Are American Features with African Artists Really Worth It?

Are American Features with African Artists Really Worth It?
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Are American Features with African Artists Really Worth It?

Once African entertainers feel that they have conquered their continent and subsequently the UK, they then seek superstardom in America. Collaborating with American artists seems to be the most logical way to get onto the iPod playlists of American listeners. However, are the benefits of these features really worth the costs? If an international act jumps on the song voluntarily, the situation is a win; when they charge, the prices can be anywhere within the tens of thousands of dollars (USD) and beyond.

The benefits may include an artist review or interview on an American publication (i.e. The Fader, Hip Hop DX, etc.) and perhaps more YouTube views and Instagram followers. What about the money? Are Africans acts being booked more for shows and are they selling more volumes of music through album sales and digital streams? Artists like Ayo Jay, Wizkid, and Davido seem to have benefitted from international features, but what about Ice Prince, Sarkodie, Sean Tizzle, Anatii, Diamond Platnumz and Kelvin Boj? The American feature seems to be effective for gaining a headline, but the reaping of the long term benefits is a slow process.

 

Quality:
After hearing several of these international collaborations, it is questionable if these American artists put the same amount of effort forth on verses for African artists that they put in for features with their peers and for their own songs. Are the recipients of these features pleased with the work or do they just accept it because they are happy to be associated with a Yankee artist? Do the fans even enjoy these collaborations?

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Popularity?:
Several African acts have had American artists as features as a means to gain international credibility and popularity. Is this strategy at all effective? The objective of a collaboration is to create a symbiotic relationship so that both parties involved may share each other’s fan base. Do the African acts truly benefit; are they getting more bookings both domestic and international, and have these collaborations influenced other American artists to collaborate?

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Money:
Some of the dollar amounts of transaction prices have been made public, and the price tags have been far from slight. Davido admittedly paid $200,000 USD for a Meek Mill feature on his song “Fans Mi,” and Sarkodie allegedly paid $25,000 USD to Ace Hood for his verse on the song, “New Guy.” Through streaming services, endorsements, international tours, Youtube views, etc., did these artist collect a return on their large dollar investments?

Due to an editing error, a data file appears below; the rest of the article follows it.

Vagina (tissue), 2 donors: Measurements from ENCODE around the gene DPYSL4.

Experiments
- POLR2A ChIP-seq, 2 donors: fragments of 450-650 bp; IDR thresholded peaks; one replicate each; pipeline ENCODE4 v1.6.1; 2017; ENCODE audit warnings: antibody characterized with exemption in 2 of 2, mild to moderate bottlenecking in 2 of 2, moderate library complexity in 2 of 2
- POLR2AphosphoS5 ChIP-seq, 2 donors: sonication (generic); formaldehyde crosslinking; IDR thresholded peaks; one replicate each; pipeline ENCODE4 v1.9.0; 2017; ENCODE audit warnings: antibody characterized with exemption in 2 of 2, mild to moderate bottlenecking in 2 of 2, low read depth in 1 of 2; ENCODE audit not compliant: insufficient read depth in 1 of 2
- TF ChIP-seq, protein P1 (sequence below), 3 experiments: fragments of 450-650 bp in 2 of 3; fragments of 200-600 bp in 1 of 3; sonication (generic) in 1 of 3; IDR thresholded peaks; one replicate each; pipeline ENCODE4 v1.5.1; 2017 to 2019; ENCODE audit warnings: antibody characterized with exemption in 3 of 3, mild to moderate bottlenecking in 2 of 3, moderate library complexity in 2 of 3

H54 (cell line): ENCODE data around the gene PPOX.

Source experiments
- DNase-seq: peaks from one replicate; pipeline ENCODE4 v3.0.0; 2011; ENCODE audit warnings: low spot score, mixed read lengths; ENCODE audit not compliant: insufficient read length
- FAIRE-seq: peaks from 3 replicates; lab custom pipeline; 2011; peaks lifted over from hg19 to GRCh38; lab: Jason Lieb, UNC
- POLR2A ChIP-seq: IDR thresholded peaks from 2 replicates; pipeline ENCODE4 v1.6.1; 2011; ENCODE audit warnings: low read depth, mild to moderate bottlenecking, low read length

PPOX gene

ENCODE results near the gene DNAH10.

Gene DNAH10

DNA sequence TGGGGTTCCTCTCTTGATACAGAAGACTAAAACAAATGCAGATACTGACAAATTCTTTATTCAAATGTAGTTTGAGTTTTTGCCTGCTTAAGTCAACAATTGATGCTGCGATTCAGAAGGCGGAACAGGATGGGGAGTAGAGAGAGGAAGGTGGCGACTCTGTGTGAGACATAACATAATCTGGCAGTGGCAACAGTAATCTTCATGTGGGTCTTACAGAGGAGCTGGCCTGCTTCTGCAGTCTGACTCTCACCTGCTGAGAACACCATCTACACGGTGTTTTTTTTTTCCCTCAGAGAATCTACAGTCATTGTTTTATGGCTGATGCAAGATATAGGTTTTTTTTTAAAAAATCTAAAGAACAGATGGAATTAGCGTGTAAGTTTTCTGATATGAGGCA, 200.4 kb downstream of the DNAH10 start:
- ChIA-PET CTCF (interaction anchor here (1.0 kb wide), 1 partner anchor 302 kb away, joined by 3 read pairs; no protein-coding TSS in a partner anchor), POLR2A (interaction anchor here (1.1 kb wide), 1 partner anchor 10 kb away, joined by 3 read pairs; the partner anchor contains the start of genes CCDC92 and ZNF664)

US Currency is seen in this January 30, 2001 image. AFP PHOTO/Karen BLEIER (Photo credit should read KAREN BLEIER/AFP/Getty Images)

US Currency is seen in this January 30, 2001 image. AFP PHOTO/Karen BLEIER (Photo credit should read KAREN BLEIER/AFP/Getty Images)

 

Co-Promotion:
When featured on a song, it would seem that the featured artist would promote it as if it was their own. After all, their name is attached to the song, which reflects their craftsmanship and brand. International collaborations are opportunities to share fanbases. However, American artists do not always assist heavily with promotion. When the international collaborative record is released, there is often little promotional effort on their social media accounts via Twitter, Instagram, Snapchat, and other popular platforms.

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Respect:
Considering the lackluster attitude and assistance on verse quality and subsequent promotion of the song, it begs the question, do American acts respect African stars as peers and even as friends? Do these entertainers hop on African tunes just for a paycheck, to  demonstrate their versatility in a different genre, or even take on these projects as a charity case to feed their egos? Although these African artists may still be fighting for music real estate within American audiences, they are stars back home and should be respected as such.

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